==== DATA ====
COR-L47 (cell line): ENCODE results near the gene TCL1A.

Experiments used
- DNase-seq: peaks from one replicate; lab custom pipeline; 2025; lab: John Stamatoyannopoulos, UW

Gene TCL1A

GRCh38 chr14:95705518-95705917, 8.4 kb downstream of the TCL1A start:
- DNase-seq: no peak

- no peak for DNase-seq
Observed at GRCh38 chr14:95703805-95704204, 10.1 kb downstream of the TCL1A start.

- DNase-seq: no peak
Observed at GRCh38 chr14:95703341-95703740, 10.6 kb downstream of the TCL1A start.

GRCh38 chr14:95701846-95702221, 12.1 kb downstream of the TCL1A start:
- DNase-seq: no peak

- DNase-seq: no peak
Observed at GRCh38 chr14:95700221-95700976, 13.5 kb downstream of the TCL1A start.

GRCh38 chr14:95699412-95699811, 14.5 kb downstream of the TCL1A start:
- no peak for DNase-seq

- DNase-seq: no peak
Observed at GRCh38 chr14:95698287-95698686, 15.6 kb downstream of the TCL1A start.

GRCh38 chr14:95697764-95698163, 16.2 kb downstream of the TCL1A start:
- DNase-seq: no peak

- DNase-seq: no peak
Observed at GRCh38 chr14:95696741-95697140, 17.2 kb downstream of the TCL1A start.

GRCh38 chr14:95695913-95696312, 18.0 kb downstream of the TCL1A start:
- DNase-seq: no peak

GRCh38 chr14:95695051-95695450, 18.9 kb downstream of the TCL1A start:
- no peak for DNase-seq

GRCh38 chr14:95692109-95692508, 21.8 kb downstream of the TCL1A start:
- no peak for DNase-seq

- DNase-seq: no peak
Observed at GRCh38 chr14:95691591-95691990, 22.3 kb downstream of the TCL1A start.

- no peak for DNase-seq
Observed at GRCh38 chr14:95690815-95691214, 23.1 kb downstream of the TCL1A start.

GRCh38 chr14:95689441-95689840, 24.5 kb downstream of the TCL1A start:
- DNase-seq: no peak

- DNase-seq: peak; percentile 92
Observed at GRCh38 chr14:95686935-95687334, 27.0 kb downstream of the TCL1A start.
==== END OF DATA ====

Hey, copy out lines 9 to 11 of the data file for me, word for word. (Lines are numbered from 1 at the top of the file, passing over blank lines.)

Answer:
- DNase-seq: no peak
Observed at GRCh38 chr14:95703341-95703740, 10.6 kb downstream of the TCL1A start.

GRCh38 chr14:95701846-95702221, 12.1 kb downstream of the TCL1A start: